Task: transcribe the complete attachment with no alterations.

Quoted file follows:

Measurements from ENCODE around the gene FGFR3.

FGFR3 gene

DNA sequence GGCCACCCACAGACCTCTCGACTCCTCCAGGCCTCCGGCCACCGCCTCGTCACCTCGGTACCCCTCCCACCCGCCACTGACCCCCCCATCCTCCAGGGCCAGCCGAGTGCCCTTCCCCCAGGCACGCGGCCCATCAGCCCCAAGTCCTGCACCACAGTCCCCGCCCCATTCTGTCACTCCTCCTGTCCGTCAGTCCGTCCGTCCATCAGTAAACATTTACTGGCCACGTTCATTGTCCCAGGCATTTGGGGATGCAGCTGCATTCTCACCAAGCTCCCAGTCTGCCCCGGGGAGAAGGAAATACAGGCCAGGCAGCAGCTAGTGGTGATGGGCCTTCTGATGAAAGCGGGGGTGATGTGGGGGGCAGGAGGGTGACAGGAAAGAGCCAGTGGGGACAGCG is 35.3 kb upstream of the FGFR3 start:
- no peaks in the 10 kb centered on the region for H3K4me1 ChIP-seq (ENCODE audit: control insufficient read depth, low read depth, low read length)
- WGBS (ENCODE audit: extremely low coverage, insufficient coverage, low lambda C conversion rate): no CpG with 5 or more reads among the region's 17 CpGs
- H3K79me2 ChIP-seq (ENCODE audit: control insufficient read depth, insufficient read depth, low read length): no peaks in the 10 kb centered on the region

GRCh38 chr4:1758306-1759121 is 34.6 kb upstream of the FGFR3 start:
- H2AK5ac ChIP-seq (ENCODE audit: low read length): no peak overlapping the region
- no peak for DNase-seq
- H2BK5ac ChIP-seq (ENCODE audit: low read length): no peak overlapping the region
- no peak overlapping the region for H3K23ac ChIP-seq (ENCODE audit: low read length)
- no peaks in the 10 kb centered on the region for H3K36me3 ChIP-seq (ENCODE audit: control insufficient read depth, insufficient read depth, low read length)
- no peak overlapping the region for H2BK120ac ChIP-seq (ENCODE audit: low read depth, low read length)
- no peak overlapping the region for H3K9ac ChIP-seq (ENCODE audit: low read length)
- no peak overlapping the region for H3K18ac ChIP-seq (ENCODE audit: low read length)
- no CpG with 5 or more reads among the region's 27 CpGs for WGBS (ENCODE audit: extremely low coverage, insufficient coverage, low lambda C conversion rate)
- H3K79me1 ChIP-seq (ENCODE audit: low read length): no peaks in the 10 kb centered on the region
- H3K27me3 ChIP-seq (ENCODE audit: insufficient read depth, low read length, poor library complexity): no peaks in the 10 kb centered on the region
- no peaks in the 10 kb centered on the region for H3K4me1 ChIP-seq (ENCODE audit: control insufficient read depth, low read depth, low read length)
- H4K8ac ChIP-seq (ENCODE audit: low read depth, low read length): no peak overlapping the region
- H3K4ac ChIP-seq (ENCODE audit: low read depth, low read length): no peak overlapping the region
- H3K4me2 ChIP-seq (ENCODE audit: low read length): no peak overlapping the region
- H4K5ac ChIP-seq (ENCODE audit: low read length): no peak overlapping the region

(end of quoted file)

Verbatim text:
Measurements from ENCODE around the gene FGFR3.

FGFR3 gene

DNA sequence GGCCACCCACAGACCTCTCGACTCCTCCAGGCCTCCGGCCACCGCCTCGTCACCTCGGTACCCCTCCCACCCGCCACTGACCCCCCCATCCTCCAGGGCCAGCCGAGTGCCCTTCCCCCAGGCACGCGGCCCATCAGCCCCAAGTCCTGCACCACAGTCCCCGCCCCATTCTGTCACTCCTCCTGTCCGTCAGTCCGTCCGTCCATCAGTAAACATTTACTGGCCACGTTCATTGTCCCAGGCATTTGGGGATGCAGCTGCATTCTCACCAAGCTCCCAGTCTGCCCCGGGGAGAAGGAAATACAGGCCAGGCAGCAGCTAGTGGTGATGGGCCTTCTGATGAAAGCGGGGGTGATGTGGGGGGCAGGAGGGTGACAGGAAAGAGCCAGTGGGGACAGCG is 35.3 kb upstream of the FGFR3 start:
- no peaks in the 10 kb centered on the region for H3K4me1 ChIP-seq (ENCODE audit: control insufficient read depth, low read depth, low read length)
- WGBS (ENCODE audit: extremely low coverage, insufficient coverage, low lambda C conversion rate): no CpG with 5 or more reads among the region's 17 CpGs
- H3K79me2 ChIP-seq (ENCODE audit: control insufficient read depth, insufficient read depth, low read length): no peaks in the 10 kb centered on the region

GRCh38 chr4:1758306-1759121 is 34.6 kb upstream of the FGFR3 start:
- H2AK5ac ChIP-seq (ENCODE audit: low read length): no peak overlapping the region
- no peak for DNase-seq
- H2BK5ac ChIP-seq (ENCODE audit: low read length): no peak overlapping the region
- no peak overlapping the region for H3K23ac ChIP-seq (ENCODE audit: low read length)
- no peaks in the 10 kb centered on the region for H3K36me3 ChIP-seq (ENCODE audit: control insufficient read depth, insufficient read depth, low read length)
- no peak overlapping the region for H2BK120ac ChIP-seq (ENCODE audit: low read depth, low read length)
- no peak overlapping the region for H3K9ac ChIP-seq (ENCODE audit: low read length)
- no peak overlapping the region for H3K18ac ChIP-seq (ENCODE audit: low read length)
- no CpG with 5 or more reads among the region's 27 CpGs for WGBS (ENCODE audit: extremely low coverage, insufficient coverage, low lambda C conversion rate)
- H3K79me1 ChIP-seq (ENCODE audit: low read length): no peaks in the 10 kb centered on the region
- H3K27me3 ChIP-seq (ENCODE audit: insufficient read depth, low read length, poor library complexity): no peaks in the 10 kb centered on the region
- no peaks in the 10 kb centered on the region for H3K4me1 ChIP-seq (ENCODE audit: control insufficient read depth, low read depth, low read length)
- H4K8ac ChIP-seq (ENCODE audit: low read depth, low read length): no peak overlapping the region
- H3K4ac ChIP-seq (ENCODE audit: low read depth, low read length): no peak overlapping the region
- H3K4me2 ChIP-seq (ENCODE audit: low read length): no peak overlapping the region
- H4K5ac ChIP-seq (ENCODE audit: low read length): no peak overlapping the region